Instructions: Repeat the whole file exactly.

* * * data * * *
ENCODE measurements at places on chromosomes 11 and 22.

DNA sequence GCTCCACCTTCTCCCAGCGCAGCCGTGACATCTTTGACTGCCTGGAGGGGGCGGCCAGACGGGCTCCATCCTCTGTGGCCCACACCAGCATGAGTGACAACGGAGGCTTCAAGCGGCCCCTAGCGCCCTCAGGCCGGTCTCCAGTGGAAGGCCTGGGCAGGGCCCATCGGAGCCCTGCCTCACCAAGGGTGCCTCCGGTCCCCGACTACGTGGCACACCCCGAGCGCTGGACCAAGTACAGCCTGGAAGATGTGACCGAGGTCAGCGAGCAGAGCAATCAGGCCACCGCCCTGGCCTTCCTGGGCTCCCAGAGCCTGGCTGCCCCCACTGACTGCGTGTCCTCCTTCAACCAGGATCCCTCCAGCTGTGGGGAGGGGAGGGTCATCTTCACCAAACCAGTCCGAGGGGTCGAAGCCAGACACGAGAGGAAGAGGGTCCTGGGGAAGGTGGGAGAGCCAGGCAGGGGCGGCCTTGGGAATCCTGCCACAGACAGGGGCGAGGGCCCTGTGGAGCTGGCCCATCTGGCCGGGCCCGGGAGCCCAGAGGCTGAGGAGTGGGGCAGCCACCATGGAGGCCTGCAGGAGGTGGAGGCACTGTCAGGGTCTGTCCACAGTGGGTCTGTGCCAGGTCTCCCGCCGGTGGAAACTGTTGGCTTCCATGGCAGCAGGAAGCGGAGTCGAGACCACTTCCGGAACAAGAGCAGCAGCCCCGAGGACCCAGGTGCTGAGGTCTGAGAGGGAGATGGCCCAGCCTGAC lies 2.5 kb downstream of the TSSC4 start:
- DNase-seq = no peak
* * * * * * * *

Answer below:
ENCODE measurements at places on chromosomes 11 and 22.

DNA sequence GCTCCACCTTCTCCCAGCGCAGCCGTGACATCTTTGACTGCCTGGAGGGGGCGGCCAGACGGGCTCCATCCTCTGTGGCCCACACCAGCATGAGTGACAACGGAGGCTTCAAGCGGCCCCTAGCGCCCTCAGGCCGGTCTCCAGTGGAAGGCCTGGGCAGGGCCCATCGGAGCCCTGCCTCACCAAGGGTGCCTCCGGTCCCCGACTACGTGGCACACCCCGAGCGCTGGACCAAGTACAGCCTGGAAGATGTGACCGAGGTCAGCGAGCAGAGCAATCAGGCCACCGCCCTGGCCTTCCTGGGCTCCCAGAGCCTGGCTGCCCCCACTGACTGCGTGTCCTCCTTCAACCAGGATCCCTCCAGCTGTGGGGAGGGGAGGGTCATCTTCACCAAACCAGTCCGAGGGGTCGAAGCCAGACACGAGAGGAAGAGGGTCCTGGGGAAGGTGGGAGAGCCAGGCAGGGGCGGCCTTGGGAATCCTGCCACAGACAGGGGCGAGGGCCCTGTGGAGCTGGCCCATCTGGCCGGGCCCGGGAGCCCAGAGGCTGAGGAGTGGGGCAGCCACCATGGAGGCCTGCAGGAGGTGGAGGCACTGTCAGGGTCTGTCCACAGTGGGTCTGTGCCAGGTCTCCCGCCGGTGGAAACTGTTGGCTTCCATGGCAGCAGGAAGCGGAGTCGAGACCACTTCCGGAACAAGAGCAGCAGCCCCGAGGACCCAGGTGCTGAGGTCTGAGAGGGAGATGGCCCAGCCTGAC lies 2.5 kb downstream of the TSSC4 start:
- DNase-seq = no peak